Former Montana Gov. Brian Schweitzer is clearly the leading Democrat in the state for a possible Senate bid following the sudden announcement by Sen. Max Baucus on Tuesday that he would not seek another term.
Even before the 71-year-old senator formally called it quits Tuesday morning, the most recent Public Policy Polling survey showed Baucus losing to Schweitzer among Montana Democrats by a margin of 54 percent to 35 percent.
Republicans so far have two strong contenders — former state Sen. Corey Stapleton and state Rep. Champ Edmunds.
Schweitzer, — who is now expected to make his candidacy official — is best known nationally as a vociferous advocate of single-payer health insurance.
Mrs. Dingell out of Michigan Race
Democratic National Committeewoman Debbie Dingell announced last week she would not run for the seat of retiring Democratic Sen. Carl Levin, raising odds that Michigan Democrats will join hands behind a single candidate.
In underscoring the importance of uniting behind one candidate, the wife of veteran Democratic Rep. John Dingell told reporters she was urging three-term Democratic Rep. Gary Peters to make the race. Peters is expected soon to officially declare for the Senate race.
Among Republicans, a favorable column by nationally syndicated pundit George Will last weekend heightened interest in the possible Senate candidacy of Republican Rep. Justin Amash, a protege of Ron Paul.
Amash spokesman Will Adams told me that the Grand Rapids-area congressman “is looking at it but has not made a decision yet.” Other prospective GOP hopefuls are Republican National Committeewoman Terri Lynn Land and Rep. Mike Rogers.
McCain to Sanford’s Rescue
Republican Sen. John McCain has come to the aid of former South Carolina Gov. Mark Sanford after the National Republican Congressional Committee confirmed it would not send any further funds for his bid to win a House seat in an upcoming special election.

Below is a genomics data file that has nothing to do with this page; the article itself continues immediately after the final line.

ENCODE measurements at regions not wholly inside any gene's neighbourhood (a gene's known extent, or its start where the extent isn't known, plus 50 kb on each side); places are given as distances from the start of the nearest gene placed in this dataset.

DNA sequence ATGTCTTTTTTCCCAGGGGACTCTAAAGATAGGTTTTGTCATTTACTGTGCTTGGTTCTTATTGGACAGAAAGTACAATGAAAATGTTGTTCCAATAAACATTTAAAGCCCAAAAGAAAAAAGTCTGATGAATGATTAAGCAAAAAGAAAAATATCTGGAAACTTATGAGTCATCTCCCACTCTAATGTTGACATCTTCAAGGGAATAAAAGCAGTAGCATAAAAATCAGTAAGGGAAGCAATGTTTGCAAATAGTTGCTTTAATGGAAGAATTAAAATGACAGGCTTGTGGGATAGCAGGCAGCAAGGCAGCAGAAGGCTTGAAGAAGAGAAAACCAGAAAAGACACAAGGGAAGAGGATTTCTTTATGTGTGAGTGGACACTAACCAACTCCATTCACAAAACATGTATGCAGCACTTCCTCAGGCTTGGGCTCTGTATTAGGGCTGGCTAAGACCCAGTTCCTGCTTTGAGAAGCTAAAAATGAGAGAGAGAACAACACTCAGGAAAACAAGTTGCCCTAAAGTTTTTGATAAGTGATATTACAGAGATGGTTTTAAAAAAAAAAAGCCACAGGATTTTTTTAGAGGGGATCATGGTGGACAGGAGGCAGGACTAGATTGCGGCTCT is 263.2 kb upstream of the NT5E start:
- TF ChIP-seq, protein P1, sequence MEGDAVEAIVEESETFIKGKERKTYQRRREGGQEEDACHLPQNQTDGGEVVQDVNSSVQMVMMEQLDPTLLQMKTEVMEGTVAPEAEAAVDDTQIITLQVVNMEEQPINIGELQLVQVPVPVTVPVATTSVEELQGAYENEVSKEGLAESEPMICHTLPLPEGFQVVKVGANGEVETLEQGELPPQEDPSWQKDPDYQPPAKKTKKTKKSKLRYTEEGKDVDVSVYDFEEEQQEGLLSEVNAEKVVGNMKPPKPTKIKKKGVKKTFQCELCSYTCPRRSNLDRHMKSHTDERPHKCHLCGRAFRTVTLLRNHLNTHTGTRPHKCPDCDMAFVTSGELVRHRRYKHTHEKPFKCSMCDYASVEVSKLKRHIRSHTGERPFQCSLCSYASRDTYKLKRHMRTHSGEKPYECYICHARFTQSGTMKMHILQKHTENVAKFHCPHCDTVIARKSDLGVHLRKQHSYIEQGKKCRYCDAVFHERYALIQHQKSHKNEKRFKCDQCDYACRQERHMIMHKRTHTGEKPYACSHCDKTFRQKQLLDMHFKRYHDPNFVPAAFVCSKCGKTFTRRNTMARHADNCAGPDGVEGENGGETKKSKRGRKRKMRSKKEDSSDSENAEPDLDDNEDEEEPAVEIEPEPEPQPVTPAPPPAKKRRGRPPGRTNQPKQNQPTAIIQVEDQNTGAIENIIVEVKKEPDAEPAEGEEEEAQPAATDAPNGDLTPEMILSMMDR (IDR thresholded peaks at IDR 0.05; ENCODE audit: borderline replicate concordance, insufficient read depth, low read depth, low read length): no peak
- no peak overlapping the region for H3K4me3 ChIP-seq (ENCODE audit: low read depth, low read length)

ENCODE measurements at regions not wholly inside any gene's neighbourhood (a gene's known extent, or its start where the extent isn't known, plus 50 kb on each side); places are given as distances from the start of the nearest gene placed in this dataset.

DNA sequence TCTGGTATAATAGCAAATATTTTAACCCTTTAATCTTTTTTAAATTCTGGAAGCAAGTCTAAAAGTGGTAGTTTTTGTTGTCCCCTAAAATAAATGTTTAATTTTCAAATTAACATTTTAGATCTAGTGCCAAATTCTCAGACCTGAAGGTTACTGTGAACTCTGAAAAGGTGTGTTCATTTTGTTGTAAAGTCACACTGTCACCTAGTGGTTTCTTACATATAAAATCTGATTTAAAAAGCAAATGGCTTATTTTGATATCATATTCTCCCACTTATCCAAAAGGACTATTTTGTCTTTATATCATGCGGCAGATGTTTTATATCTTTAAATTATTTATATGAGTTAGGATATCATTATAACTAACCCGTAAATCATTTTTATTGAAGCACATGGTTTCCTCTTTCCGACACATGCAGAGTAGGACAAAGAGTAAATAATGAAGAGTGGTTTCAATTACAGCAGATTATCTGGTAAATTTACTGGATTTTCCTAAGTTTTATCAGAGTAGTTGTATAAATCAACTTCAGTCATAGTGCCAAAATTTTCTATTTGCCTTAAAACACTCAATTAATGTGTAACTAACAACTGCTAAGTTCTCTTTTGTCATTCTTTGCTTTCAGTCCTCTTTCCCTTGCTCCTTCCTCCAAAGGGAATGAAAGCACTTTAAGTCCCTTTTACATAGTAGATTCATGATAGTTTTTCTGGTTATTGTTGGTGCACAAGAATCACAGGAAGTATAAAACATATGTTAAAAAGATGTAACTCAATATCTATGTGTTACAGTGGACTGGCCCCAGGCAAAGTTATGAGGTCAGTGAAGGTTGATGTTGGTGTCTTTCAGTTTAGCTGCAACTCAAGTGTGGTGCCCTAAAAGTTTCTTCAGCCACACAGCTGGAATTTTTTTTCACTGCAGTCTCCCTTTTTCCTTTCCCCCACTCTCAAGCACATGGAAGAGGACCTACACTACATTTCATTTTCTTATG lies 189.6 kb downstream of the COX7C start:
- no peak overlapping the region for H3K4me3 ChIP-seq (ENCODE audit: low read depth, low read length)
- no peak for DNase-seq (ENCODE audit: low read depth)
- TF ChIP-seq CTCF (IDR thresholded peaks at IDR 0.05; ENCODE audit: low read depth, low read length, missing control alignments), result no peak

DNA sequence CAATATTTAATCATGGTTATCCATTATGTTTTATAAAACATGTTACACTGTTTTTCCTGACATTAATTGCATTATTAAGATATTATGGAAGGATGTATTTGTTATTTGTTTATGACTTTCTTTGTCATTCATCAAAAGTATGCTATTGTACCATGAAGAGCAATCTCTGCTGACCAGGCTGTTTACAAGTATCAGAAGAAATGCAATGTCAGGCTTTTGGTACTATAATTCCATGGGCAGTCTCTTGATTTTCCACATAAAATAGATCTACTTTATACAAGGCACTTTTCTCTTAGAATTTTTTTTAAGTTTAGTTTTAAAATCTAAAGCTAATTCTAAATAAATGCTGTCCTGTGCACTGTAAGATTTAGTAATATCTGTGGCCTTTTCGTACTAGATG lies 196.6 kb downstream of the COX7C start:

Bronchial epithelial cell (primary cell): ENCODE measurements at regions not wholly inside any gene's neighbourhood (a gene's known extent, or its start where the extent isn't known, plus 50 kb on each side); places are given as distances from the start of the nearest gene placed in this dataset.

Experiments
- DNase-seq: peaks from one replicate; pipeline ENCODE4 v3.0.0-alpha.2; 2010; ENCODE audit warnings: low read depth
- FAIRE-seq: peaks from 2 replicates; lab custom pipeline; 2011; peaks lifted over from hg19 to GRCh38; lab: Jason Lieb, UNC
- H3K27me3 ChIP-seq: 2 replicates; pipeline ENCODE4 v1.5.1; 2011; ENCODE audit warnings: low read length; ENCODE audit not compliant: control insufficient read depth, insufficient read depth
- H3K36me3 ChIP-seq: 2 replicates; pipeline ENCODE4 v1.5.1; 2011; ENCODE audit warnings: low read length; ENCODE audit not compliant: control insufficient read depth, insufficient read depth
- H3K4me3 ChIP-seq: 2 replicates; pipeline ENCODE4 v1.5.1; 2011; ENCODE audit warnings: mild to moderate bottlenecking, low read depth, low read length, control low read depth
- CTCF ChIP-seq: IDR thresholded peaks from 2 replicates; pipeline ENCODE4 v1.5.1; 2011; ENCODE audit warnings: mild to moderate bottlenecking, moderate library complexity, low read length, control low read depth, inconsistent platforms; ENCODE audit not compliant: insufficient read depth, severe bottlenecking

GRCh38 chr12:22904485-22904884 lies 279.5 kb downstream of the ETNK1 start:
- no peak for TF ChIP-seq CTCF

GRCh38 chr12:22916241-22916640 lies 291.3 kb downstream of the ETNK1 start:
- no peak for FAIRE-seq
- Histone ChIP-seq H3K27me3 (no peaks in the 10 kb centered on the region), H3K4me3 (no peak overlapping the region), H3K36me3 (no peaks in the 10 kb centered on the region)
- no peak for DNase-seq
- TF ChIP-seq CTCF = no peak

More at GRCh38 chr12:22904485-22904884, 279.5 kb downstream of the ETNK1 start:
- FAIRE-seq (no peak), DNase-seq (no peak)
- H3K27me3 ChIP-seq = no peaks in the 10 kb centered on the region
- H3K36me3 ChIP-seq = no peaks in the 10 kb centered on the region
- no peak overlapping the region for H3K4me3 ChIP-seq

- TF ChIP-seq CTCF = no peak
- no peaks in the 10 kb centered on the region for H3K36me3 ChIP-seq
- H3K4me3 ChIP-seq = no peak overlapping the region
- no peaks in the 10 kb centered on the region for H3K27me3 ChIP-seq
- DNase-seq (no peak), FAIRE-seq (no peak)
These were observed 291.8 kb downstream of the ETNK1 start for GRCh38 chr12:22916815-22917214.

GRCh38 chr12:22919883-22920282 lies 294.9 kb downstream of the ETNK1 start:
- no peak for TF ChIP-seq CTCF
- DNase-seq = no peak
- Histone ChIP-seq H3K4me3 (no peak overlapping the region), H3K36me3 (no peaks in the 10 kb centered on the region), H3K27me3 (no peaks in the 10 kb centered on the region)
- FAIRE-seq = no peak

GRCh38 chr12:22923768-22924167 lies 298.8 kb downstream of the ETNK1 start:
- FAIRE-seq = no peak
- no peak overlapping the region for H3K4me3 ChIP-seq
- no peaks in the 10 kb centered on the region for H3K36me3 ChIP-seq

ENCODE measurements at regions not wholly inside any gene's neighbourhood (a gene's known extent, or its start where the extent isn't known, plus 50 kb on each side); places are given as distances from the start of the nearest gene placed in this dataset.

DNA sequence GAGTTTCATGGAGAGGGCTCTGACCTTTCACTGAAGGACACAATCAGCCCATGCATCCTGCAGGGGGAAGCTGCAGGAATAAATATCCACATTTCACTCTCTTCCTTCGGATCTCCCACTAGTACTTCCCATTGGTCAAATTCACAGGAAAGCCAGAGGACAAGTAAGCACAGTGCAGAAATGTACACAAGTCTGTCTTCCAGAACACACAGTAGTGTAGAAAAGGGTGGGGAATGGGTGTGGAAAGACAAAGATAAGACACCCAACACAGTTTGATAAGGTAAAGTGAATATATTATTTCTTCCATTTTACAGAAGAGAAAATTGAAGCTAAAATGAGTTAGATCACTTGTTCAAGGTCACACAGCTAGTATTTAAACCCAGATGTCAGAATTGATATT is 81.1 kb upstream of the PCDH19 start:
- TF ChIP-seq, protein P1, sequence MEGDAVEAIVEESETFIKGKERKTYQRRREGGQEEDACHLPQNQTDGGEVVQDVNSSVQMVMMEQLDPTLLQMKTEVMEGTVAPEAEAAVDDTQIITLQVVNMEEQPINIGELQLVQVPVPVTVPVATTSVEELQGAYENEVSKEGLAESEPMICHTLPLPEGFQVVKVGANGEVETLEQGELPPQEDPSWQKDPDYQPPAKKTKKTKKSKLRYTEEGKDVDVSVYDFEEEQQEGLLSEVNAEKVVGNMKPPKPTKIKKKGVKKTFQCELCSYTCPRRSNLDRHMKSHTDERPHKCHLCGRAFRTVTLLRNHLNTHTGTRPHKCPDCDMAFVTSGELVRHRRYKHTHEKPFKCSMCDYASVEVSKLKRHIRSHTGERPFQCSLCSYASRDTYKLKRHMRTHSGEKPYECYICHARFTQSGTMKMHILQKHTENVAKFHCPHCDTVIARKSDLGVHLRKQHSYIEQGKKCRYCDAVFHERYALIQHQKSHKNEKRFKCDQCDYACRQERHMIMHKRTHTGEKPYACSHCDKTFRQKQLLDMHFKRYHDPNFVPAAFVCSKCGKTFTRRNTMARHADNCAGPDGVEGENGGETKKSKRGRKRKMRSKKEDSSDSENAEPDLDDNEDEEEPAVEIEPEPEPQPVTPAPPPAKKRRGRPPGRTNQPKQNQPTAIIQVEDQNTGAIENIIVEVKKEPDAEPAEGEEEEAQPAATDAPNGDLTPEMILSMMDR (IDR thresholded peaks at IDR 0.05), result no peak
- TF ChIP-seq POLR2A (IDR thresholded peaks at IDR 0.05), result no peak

McCain’s political action committee last week sent the legal maximum donation of $2,500 donation to Sanford’s campaign.
In 2000, then-Rep. Sanford was among the high-profile supporters of McCain in the heated South Carolina primary that the Arizona senator narrowly lost to George W. Bush.
Most surveys give a slight lead in the May 7 race to Democrat Elizabeth Colbert Busch. One GOP volunteer who has been working on a phone bank for Sanford told me: “From the calls I’m making, this is going to be a tough one.”
Roemer Son Eyed for House Bid
With the announcement of Republican Rep. Bill Cassidy of Louisiana that he will seek the Republican nomination to oppose Democratic Sen. Mary Landrieu next year, a familiar name has begun to surface as a possible GOP candidate for Cassidy’s Baton Rouge-based seat.
Chas Roemer, son of former Gov. Buddy Roemer, is being eyed to run in the 6th Congressional District.
The 43-year-old Roemer, who has also been mentioned as a Senate candidate, is an elected member of the state’s Board of Elementary and Secondary Education and a favorite of “back-to-basics” proponents in public education.
The elder Roemer represented Louisiana in Congress as a Democrat from 1981-88, but was a Republican while governor from 1988-92. He made surprise bids for the Republican and Reform Party presidential nominations last year before supporting Libertarian Gary Johnson for president.
John Gizzi is a special columnist for Newsmax.com.
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